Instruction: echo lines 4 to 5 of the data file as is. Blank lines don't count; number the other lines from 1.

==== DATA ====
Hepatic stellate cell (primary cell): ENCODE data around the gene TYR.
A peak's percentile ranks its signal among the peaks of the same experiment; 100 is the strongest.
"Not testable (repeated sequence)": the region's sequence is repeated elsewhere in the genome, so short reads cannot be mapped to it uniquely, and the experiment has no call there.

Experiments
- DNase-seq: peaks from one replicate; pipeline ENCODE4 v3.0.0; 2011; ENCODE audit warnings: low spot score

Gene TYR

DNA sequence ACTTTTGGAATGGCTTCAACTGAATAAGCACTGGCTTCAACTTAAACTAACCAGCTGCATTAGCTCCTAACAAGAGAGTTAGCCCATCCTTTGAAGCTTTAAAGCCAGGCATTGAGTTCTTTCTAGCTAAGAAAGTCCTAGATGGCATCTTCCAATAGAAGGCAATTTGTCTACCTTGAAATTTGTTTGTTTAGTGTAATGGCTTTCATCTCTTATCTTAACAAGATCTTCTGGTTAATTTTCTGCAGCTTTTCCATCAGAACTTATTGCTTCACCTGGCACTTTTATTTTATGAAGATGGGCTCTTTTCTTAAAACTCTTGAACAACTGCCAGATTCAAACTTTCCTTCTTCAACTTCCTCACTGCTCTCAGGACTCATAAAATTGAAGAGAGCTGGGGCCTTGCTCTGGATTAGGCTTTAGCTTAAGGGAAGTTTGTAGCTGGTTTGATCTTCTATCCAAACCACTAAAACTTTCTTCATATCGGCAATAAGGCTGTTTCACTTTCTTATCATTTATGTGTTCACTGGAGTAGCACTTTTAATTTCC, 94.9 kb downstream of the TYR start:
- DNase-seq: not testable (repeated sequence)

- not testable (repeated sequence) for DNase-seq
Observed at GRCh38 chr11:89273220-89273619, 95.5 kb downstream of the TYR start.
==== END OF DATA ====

Experiments
- DNase-seq: peaks from one replicate; pipeline ENCODE4 v3.0.0; 2011; ENCODE audit warnings: low spot score